From semi-coherent blots, smudges and rants to well-deformed bodies, texts, objects and spaces, Adam Hinterlang and David Staniunas have maintained a drawing practice since 2008. They have developed a shared idiom to refine a back-porch consideration of class, masculinity, natural history, human geography, postcolonialism, punk rock and dub reggae.
Deformation of the figure is one of their key tactics. Adam and David both come from abstract formal behaviors: tachisme in video, and abstract painting. They retrieve figuration from paleoconservative revanchism or kitsch precisely to guarantee its reappearance as satire: bankers suck blood, the Pope is a shark, and everyone eats shit.
Strategically, disfigurement responds to a public culture of noise and a national politics apparently governed by a large, drunken uncle. The grotesque, the brutalized and the alien in the drawings imagine an increasingly cheapened public discourse: monkeys gathering at Speakers Corner on Sunday to stare each other down, fling shit and masturbate frantically.
In 2009, the pair staged an exhibition at Kenyon College, spending a weekend drawing in various media, installing large and small works and pieces of video. At a point of exhaustion one afternoon while Adam taught, David turned the iPod to Dub/Reggae/Dancehall and was given Jah Jah Conqueror by Linval Thompson. The influence of dub on their practice has never abated.
Not only are the formal characteristics of dub—revision, re-inscription, low-fidelity, accident—akin to Adam and David’s marker drawings—the emancipatory declarations of reggae singers about the evils of capitalism, and the alienating Dada tactics of collage amid these moral exhortations thrilled the men. Their inclusion of glancing bits of text came to evoke the vocal outbursts of dub musicians, an aural signature, and an appeal to the audience to countersign for the artists. Adam and David performed Horace Andy’s Skylarking, a song evoking the non-remunerative intellectual labor, the fastidious slackness of their practice at 13 Tulane in Columbus, OH in 2010.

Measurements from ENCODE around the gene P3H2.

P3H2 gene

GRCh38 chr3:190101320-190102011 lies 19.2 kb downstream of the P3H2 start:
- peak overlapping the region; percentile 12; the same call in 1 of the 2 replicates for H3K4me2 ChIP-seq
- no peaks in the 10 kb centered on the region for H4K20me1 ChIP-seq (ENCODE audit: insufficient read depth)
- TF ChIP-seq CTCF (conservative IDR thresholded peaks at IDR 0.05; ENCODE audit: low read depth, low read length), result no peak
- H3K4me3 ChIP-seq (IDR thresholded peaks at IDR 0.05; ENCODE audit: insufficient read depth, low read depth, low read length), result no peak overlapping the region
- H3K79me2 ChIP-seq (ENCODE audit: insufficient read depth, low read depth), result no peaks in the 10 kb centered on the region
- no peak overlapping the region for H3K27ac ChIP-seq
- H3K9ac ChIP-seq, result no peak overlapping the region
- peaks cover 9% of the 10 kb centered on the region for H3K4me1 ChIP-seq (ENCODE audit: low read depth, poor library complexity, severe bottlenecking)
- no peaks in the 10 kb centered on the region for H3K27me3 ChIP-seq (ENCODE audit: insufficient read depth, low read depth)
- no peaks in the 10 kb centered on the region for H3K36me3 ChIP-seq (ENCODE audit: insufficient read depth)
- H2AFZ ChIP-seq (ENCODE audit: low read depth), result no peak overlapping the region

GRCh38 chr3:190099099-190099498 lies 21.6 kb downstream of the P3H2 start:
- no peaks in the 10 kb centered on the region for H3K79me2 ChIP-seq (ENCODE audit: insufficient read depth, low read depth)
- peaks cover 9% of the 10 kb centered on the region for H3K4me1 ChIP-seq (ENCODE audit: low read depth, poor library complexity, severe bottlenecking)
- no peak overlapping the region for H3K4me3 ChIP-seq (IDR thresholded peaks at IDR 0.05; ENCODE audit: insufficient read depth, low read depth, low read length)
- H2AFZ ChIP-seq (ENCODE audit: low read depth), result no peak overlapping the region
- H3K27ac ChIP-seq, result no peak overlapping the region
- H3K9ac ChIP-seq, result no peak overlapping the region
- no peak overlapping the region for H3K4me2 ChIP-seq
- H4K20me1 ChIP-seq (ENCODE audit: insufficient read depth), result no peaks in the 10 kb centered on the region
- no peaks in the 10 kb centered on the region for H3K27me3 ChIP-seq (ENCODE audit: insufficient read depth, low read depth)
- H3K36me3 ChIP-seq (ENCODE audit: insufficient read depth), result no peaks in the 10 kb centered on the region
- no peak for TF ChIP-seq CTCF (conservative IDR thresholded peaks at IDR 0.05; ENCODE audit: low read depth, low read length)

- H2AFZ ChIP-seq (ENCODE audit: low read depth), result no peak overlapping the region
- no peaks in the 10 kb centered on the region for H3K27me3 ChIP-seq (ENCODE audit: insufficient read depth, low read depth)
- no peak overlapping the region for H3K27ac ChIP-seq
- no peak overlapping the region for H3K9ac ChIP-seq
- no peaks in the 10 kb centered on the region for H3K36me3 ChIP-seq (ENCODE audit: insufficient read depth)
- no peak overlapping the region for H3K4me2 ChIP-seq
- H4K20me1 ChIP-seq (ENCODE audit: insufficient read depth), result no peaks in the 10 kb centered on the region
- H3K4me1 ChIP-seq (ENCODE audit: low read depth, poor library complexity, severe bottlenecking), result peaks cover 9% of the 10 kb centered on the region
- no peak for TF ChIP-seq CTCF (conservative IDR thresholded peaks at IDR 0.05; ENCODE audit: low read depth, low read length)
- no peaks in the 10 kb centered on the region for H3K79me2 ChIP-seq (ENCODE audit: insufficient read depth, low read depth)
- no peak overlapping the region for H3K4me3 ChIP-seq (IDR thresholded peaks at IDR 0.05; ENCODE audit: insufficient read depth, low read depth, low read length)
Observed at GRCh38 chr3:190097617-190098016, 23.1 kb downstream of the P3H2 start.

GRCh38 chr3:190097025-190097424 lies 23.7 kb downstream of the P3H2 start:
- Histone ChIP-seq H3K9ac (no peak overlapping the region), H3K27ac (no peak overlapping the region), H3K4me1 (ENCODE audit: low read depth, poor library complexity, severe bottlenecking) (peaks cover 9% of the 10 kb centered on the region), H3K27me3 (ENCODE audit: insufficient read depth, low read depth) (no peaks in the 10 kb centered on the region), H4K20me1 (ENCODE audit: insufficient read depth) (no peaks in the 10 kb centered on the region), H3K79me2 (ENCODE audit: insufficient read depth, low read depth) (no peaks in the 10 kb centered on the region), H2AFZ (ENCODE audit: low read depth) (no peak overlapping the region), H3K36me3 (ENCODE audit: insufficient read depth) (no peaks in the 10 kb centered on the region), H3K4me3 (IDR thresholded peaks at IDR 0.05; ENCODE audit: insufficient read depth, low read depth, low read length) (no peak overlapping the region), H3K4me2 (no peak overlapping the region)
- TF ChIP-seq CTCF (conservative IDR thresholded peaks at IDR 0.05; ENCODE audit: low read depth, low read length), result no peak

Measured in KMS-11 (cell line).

Artist Bio / CV
Adam Hinterlang (b. 1975, Pittsburgh, Pa.) and David Staniunas (b. 1979, Roanoke, Va.) met in Columbus, Ohio in 2008. Their collaborative work has been shown at Kenyon College (Gambier, Ohio), Skylab (Columbus, Ohio), and 13 Tulane (Columbus, Ohio).
Independent of one another, Adam's video and David's paintings have appeared in Naples, Havana, New York, Baltimore, Philadelphia, Pittsburgh, Richmond, Columbus, Detroit, Chicago, Kansas City and Los Angeles.